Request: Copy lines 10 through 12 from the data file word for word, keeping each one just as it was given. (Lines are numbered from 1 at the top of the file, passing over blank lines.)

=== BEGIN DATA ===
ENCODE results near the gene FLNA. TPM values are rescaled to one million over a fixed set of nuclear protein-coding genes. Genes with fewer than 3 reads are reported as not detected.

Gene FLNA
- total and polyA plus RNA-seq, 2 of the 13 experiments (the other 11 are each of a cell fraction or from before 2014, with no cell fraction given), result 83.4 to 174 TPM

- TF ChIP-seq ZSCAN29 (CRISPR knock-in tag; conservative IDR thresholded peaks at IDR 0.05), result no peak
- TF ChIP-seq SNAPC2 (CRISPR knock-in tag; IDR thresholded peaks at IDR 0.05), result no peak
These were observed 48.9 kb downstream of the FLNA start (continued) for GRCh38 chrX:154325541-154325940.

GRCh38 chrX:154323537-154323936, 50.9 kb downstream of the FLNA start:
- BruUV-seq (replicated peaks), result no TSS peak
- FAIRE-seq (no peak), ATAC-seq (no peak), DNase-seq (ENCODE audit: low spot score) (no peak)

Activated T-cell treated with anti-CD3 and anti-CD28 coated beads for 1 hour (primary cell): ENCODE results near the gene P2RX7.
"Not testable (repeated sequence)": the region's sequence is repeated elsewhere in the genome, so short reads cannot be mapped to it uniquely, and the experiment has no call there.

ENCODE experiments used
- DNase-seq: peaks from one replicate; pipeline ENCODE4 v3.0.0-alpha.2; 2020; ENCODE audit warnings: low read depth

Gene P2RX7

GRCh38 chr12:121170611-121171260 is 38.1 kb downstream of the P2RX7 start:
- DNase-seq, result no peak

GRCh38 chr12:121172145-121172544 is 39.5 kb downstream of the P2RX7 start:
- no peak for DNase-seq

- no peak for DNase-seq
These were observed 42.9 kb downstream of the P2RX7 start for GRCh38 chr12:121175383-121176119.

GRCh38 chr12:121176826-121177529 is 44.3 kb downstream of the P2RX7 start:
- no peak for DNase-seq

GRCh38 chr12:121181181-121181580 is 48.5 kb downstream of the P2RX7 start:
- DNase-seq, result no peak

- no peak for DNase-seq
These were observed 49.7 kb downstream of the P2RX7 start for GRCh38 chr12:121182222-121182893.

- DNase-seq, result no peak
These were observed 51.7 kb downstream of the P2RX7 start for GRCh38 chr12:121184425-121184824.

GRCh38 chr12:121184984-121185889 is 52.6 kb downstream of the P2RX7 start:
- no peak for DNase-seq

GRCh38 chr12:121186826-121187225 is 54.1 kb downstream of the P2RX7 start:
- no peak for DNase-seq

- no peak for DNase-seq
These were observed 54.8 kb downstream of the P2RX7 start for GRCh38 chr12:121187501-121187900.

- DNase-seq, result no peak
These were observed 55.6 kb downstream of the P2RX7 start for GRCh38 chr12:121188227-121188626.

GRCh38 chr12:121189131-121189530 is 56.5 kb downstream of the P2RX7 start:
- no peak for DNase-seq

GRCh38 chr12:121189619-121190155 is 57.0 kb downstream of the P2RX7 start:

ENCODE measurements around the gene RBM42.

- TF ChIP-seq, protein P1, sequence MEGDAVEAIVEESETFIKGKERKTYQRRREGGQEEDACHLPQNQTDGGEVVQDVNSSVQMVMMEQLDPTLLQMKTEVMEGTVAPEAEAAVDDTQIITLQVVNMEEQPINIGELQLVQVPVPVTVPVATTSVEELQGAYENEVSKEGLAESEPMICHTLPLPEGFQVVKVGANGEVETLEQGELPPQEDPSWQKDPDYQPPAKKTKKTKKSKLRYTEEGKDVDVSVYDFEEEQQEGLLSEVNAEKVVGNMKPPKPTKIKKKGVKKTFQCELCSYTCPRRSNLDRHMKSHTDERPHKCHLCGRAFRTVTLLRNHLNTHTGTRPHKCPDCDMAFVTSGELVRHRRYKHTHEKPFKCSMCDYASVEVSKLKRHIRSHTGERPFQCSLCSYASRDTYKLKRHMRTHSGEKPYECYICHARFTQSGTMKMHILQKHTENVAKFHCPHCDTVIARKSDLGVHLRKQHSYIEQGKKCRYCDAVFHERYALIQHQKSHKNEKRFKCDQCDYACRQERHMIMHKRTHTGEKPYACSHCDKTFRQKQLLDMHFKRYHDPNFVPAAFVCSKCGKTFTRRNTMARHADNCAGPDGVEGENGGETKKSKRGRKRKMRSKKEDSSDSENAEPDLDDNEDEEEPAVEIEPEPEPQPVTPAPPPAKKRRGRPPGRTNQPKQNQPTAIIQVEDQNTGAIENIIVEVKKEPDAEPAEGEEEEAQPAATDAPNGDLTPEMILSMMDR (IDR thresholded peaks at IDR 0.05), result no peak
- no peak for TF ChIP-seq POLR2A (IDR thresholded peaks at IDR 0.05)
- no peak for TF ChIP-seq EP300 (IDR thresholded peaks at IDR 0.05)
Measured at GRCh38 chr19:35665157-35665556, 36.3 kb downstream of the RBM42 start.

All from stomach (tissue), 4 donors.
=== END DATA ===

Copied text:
Activated T-cell treated with anti-CD3 and anti-CD28 coated beads for 1 hour (primary cell): ENCODE results near the gene P2RX7.
"Not testable (repeated sequence)": the region's sequence is repeated elsewhere in the genome, so short reads cannot be mapped to it uniquely, and the experiment has no call there.

ENCODE experiments used